RESEARCH ARTICLE


The Truth Behind Subchondral Cysts in Osteoarthritis of the Knee



Han Xinyun Audrey, Hamid Rahmatullah Bin Abd Razak*, Tan Hwee Chye Andrew
Department of Orthopaedic Surgery, Singapore General Hospital, Outram Road, 169608, Singapore


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© Audrey et al.; Licensee Bentham Open.

open-access license: This is an open access article distributed under the terms of the Creative Commons Attribution License (http://creativecommons.org/licenses/by/2.5/) which permits unrestrictive use, distribution, and reproduction in any medium, provided the original work is properly cited.

* Address correspondence to this author at the Department of Orthopaedic Surgery, Singapore General Hospital, Outram Road, 169608, Singapore; Tel: (65) 9004-5495; Fax: (65) 6667-8701; E-mail: hamidrazak@gmail.com


Abstract

Background:

Subchondral cysts have always been taught to be one of the cardinal radiological features of knee osteoarthritis but are not well understood. We aimed to evaluate the radiological prevalence and epidemiology of subchondral cysts in patients with knee osteoarthritis to determine if they are truly a cardinal radiological feature.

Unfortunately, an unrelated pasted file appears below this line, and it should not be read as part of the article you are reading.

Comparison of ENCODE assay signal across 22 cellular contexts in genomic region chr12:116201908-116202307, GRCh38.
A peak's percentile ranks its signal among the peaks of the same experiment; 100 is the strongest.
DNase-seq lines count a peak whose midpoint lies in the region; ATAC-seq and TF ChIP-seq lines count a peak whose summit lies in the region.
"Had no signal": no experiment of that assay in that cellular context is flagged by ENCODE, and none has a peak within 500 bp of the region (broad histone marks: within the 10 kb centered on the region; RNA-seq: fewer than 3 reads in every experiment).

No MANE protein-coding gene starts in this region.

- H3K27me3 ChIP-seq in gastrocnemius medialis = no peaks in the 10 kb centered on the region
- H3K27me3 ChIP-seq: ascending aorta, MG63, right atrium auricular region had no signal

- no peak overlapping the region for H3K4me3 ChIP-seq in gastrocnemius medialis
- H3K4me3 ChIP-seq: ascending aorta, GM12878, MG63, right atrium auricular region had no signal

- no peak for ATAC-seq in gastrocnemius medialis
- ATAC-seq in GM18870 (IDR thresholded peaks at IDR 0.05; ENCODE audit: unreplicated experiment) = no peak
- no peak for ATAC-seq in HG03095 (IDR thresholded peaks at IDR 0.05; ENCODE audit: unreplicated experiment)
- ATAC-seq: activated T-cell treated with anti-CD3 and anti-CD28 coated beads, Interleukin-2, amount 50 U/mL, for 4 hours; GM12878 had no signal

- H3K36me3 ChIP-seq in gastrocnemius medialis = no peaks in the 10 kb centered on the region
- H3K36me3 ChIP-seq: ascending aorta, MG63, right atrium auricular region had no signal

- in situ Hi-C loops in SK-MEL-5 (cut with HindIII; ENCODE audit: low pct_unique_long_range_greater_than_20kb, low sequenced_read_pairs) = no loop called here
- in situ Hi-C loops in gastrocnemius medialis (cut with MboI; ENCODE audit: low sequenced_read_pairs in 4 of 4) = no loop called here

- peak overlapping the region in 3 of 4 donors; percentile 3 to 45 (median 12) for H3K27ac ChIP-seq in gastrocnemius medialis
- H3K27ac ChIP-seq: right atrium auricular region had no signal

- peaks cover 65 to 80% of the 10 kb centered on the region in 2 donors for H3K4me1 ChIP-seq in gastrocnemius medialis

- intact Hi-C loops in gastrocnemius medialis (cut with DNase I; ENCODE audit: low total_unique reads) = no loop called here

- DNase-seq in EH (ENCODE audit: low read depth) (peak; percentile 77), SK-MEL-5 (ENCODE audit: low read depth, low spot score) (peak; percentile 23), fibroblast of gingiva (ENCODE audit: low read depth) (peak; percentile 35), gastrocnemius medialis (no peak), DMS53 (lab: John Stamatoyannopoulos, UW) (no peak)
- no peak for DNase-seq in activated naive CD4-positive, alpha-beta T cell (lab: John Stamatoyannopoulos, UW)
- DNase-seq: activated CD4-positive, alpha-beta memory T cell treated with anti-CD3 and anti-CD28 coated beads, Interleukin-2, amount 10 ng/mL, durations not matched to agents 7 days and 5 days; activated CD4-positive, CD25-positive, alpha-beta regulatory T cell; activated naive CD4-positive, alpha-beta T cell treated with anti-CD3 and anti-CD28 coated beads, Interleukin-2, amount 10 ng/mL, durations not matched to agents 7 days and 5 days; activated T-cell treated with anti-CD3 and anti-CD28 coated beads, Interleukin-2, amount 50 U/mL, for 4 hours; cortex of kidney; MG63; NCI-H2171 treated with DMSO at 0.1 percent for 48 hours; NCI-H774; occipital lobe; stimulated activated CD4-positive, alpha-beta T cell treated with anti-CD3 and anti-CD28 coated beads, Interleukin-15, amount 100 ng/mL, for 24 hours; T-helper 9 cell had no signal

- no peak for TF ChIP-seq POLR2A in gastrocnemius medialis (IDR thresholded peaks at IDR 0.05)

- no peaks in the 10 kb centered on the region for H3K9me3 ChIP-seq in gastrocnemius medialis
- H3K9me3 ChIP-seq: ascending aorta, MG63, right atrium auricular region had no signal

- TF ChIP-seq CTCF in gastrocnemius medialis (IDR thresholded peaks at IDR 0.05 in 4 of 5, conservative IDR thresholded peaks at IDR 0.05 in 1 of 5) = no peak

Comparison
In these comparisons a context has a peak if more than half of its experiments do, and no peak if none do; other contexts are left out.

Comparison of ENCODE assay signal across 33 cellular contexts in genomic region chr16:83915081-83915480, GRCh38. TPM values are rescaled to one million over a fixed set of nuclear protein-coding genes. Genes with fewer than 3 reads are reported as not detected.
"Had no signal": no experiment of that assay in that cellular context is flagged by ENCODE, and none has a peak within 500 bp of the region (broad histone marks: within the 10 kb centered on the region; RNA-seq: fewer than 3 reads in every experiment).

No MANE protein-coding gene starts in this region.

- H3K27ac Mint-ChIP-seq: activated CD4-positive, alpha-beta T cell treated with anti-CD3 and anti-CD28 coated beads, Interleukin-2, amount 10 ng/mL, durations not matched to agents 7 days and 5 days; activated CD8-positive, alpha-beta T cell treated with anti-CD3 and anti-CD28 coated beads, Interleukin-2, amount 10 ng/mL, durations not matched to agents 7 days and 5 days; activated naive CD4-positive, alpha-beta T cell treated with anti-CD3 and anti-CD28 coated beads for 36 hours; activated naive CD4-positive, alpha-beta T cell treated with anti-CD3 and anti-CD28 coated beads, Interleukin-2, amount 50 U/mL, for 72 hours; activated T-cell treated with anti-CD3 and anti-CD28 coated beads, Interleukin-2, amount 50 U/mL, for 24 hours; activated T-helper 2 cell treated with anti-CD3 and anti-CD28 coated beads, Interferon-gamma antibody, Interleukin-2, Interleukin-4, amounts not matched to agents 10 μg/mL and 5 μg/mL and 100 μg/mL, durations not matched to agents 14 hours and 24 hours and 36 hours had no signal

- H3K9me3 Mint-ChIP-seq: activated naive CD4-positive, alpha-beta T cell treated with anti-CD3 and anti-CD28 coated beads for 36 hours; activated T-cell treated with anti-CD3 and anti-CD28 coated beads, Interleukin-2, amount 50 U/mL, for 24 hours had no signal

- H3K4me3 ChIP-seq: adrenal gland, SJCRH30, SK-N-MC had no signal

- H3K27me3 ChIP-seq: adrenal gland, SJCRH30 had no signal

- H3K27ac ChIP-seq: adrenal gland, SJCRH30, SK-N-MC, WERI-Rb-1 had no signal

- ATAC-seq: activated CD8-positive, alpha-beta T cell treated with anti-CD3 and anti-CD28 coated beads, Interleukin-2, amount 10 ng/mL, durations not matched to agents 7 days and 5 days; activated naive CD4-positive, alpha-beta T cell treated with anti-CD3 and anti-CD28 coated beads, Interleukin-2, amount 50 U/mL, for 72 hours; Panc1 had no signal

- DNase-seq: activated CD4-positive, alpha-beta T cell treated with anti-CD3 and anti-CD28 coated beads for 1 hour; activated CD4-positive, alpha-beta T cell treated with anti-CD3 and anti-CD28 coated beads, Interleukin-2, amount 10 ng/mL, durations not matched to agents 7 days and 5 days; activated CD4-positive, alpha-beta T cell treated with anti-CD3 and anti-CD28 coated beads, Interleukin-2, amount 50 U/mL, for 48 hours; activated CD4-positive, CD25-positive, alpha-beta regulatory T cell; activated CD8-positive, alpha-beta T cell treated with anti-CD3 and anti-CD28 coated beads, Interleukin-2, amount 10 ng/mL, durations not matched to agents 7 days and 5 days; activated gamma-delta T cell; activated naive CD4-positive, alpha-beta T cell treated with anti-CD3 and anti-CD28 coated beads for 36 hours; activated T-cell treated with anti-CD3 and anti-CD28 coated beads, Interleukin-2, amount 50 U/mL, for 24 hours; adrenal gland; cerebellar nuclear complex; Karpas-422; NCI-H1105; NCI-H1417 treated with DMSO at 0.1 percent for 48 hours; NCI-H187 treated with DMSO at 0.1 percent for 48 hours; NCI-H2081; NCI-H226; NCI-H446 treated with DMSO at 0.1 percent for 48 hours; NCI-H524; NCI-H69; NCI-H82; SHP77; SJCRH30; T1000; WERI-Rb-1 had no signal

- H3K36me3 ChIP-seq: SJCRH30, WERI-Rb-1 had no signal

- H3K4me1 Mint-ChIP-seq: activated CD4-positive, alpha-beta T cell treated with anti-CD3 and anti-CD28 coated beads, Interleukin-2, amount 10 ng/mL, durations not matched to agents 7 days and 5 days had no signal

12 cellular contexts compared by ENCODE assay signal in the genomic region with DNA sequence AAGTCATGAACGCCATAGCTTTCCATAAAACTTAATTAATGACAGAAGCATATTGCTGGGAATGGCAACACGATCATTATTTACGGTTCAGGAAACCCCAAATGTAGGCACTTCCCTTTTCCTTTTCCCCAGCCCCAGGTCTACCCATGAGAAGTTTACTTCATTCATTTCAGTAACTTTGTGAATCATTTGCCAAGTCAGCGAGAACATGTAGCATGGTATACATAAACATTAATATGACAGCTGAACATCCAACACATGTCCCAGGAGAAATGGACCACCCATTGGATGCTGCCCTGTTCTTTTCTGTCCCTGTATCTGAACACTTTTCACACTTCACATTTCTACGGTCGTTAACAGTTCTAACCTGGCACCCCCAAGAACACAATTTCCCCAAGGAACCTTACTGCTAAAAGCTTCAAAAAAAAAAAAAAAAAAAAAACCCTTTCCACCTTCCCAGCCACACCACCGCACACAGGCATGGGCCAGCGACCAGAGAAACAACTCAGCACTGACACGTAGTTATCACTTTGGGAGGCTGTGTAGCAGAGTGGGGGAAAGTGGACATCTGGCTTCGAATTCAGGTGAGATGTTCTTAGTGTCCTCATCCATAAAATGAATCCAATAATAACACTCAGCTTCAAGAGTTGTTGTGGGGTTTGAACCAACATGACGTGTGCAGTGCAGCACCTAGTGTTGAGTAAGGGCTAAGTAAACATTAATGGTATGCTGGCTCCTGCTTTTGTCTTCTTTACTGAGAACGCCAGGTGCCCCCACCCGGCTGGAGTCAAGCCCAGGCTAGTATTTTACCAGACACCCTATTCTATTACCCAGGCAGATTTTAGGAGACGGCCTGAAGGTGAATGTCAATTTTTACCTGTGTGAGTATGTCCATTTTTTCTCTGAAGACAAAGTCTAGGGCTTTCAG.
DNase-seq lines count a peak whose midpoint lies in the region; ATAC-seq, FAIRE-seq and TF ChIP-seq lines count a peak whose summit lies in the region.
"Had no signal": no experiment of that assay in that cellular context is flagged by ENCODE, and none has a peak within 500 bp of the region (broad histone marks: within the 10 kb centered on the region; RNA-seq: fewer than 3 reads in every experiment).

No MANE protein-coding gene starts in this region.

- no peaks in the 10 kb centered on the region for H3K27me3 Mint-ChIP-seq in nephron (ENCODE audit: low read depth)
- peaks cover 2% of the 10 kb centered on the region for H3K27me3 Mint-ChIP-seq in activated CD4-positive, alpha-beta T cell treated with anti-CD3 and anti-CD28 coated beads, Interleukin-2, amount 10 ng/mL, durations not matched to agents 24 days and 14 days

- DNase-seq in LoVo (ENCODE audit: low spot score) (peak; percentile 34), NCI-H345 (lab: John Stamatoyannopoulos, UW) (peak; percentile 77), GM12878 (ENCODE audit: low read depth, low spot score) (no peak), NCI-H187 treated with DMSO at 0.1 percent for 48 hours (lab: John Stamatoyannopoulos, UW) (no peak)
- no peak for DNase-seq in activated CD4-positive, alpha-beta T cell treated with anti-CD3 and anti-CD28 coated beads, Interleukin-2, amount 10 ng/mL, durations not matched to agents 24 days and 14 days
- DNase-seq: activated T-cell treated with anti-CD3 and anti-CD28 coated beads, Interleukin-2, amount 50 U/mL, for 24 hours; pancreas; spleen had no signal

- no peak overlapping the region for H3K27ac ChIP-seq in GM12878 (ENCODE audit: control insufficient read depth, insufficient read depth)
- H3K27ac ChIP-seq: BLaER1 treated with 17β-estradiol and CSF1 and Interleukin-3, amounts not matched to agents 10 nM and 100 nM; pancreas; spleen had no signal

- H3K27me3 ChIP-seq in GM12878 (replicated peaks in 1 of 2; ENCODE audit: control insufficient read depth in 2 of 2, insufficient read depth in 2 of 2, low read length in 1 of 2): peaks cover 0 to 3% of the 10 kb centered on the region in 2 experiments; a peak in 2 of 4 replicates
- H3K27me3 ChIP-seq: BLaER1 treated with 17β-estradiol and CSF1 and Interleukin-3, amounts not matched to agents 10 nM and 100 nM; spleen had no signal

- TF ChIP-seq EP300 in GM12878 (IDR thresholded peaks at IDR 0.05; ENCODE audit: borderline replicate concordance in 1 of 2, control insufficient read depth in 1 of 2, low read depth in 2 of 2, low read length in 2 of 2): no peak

Methods:

All patients of a single surgeon with symptoms of knee osteoarthritis were selected for this study. All patients had failed a trial of conservative therapy and were planned for total knee arthroplasty. Patients with symptoms of and documentary evidence of inflammatory arthritis, other neurological and orthopaedic problems causing functional deficits were excluded from this study. A total of 806 plain radiographs were analyzed with the aid of an atlas for the presence of narrowed joint space, osteophytes, subchondral sclerosis and subchondral cysts. The radiological prevalence of each feature was then calculated. Demographics and pre-operative measurements were compared between patients with and without radiological evidence of subchondral cysts.

Results:

Subchondral cysts were only present in 30.6% of the study population. Narrowed joint space was present in 99.5%, osteophytes in 98.1% and subchondral sclerosis in 88.3% of all radiographs. The differences in prevalence were statistically significant. There was a higher proportion of females in patients with radiological evidence of subchondral cysts. These patients also had a greater varus deformity preoperatively.

Conclusion:

With a radiological prevalence of 30.6%, subchondral cysts should not be considered a cardinal radiological feature of osteoarthritis. Subchondral cysts may be associated with the female gender and genu varum.

Keywords: : Geodes, osteoarthritis, radiological features, subchondral cysts..